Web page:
BUT note they are largely special-case stuff, out of the mainstream. Thing is, you can develop and sell to a niche market (PC cash registers for Mom&Pop stores) with Wintel...

"I actually prefer more use... (Below threshold)

"I actually prefer more useful programs..."

You actually don't know what you're talking about.
iMovie is very powerful and very useful. Premiere
doesn't let you pull up your whole music and
picture collection for dropping in tunes, sound
effects and photos. Premiere doesn't launch
your DVD creation tool with the menus already
created for your scene selections.

And what does Premiere plus whatever DVD
creation software that you use cost compared
to iMovie plus iDVD? $800-$1000 versus free.

Besides, if you are talking cheese graters,
Premiere is a cheese grater next to Final Cut Pro --
what ALL the professionals use. By the way,
you can only get Final Cut Pro on a Mac.

I agree with those above wh... (Below threshold)

I agree with those above who state that the PC has come far. The PC is now much closer to Mac in the things that Mac was better at: user interface, integrated workability, etc.

However, the PC is still significantly ahead in the things PC was better at: greater parts and software availability. It is easy to find great PC components at serious discounts, if one looks a little.

As to resistance to hacking, viruses, spyware... Mac is still a less likely target, although many credit this not to a better Opsys, but to the much lower market share. I agree.

As to the rabid nature of the Mac-heads, one cannot explain this alone with the performance difference between PC and Mac - there is almost no difference any more. Like Cubans and Chevy's, Mac users remain violently loyal to the brand, almost one thinks, as a matter of religion.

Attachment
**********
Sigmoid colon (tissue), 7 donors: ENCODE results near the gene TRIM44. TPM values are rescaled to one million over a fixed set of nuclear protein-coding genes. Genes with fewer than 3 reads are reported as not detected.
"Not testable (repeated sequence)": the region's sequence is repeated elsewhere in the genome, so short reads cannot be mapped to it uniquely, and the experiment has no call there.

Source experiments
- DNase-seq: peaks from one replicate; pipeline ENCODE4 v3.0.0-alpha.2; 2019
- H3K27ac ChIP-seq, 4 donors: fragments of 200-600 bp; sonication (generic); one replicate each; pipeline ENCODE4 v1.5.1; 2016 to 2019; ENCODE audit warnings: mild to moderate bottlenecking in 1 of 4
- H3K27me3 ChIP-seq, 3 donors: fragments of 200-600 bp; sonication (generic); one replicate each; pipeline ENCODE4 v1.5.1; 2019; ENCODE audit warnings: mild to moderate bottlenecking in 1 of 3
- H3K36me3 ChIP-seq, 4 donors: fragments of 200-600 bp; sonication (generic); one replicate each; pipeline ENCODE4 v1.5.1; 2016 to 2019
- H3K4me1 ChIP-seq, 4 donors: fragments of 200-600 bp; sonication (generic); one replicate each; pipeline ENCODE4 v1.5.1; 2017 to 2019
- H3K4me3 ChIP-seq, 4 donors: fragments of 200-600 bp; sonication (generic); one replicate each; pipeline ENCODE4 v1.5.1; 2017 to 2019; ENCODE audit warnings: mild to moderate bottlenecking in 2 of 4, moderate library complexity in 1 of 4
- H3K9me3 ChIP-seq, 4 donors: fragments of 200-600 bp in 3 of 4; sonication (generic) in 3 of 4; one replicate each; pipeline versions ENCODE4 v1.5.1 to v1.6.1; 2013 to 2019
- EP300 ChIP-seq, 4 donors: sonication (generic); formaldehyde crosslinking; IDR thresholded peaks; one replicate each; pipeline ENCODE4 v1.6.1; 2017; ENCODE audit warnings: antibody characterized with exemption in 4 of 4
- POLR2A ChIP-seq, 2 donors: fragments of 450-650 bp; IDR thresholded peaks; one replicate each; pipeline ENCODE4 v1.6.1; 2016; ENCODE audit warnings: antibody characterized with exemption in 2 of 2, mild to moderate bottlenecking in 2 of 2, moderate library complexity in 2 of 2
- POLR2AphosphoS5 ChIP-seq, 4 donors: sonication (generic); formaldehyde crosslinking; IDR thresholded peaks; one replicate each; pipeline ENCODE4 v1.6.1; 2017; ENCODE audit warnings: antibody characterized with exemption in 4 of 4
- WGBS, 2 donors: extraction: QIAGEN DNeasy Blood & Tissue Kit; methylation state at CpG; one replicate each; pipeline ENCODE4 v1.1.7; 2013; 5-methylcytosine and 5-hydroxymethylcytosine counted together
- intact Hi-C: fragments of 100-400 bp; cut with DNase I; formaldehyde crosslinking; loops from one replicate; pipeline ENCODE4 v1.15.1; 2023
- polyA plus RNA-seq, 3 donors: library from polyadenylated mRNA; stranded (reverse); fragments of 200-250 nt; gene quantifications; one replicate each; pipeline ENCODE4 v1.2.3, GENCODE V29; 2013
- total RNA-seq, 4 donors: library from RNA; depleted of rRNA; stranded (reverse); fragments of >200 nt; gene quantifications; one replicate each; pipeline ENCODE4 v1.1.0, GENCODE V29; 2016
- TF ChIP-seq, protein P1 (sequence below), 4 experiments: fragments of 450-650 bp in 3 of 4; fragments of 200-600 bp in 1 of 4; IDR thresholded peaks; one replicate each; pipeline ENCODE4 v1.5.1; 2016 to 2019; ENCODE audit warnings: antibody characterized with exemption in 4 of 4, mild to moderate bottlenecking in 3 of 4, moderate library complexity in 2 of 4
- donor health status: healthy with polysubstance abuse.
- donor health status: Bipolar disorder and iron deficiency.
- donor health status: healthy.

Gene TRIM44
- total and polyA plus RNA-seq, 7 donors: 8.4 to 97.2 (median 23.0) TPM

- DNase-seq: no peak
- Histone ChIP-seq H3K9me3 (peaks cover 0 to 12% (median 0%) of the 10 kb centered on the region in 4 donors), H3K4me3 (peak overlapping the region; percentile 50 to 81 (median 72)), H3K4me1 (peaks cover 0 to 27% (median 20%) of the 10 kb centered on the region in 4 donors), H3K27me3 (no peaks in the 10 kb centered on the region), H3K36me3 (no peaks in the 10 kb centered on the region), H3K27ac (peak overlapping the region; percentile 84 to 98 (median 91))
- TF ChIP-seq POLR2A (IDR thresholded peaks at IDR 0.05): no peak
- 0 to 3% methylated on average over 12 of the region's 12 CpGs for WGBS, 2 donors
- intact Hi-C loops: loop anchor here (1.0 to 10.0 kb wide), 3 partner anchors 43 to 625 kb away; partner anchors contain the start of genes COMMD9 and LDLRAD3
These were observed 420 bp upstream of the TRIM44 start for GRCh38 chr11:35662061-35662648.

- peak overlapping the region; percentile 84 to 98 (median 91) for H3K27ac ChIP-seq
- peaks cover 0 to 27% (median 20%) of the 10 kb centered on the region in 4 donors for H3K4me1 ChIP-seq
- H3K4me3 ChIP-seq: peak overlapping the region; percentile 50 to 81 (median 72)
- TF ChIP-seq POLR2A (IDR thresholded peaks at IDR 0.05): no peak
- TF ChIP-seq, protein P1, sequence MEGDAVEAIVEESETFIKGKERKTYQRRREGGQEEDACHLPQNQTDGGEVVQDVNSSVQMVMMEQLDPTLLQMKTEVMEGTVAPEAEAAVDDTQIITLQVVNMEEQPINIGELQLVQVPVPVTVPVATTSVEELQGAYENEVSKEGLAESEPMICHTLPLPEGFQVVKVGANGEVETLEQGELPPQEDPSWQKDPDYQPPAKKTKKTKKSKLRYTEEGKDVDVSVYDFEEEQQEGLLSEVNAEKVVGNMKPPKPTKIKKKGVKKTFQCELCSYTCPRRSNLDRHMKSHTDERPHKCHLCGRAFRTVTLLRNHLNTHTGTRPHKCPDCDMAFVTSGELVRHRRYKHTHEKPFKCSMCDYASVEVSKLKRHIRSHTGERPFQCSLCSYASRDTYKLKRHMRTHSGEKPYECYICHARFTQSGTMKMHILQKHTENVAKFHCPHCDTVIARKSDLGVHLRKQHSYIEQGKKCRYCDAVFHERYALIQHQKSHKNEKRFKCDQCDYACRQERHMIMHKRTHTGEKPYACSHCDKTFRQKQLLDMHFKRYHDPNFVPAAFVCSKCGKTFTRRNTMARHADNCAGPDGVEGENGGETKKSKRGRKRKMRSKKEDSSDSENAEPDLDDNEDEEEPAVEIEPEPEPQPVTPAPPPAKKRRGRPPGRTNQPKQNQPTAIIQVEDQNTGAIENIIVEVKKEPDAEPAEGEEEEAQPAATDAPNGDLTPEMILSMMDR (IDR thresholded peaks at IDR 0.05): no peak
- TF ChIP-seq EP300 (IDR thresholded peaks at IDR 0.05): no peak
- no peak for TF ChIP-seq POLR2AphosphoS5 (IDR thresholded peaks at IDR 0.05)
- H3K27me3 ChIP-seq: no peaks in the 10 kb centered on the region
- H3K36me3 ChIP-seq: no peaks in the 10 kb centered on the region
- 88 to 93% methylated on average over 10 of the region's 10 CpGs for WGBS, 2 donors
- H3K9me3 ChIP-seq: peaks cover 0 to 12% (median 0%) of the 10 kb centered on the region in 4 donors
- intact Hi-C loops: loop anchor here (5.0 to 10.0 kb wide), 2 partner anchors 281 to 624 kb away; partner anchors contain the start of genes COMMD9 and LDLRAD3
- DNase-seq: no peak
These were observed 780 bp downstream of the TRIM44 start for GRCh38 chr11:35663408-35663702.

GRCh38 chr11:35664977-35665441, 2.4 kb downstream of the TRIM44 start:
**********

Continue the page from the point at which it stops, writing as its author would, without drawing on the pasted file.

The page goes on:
With even printers and musicians now using PC's, the Mac market share continues to decline, and that can only lead to one thing. If that day ever comes, I hope to be retired 'cause all of us PC users are going to hear about it then.

Jay Tea say: I'm a hardw... (Below threshold)
Carrick Talmadge:

Jay Tea say: I'm a hardware guy.

I think in any future post, you should start with this as a disclaimer, as it certainly explains your attachment to the PC.

The main attraction of Macintoshes for me is principally in the software & software development environment. I get a choice what to develop in and run in, and I prefer boxes that "just work". I don't like tinkering with the hardware or with the system anymore than I have to (at least not at this level).

BTW, I believe the Airport would have been easier for you to configure than the Linksys. We use both of them, and that has been consistently my experience. You get what you pay for is what I always say. What Apple gives you is a relatively seamless environment, but they do charge for their value added...

Argh...Jay, so happy to rea... (Below threshold)

Argh...Jay, so happy to read you resolved your problem. Sounds like a harmless issue to me, easily resolved, certainly not motivation for anyone to change their very computing approach, contrary to what some others possibly allude.

Seems as if it all comes down to where you begin and what you can devote financially to computing. Because, once you are acclimated to either a PC or MAC environ, it's not a simple (nor inexpensive) issue to convert from/to one or the other based upon perspective. Most of us just work through whatever the issues are when they arise, until there is a solution, and it's not like you just throw an investment away, so to speak, because it's inconvenient.

I'd have probably remained with MAC a while ago had not DELL intervened and offered me great hardware at a good price, something Apple never did -- I now find the entire atmosphere by Apple just far too offputting for my comfort and although, yes, there are some industry standards available by Apple, the rest of us are learning or already have how to accomplish the same tasks by other means. Meaning, sadly, I believe Apple is going the way of the Beamer.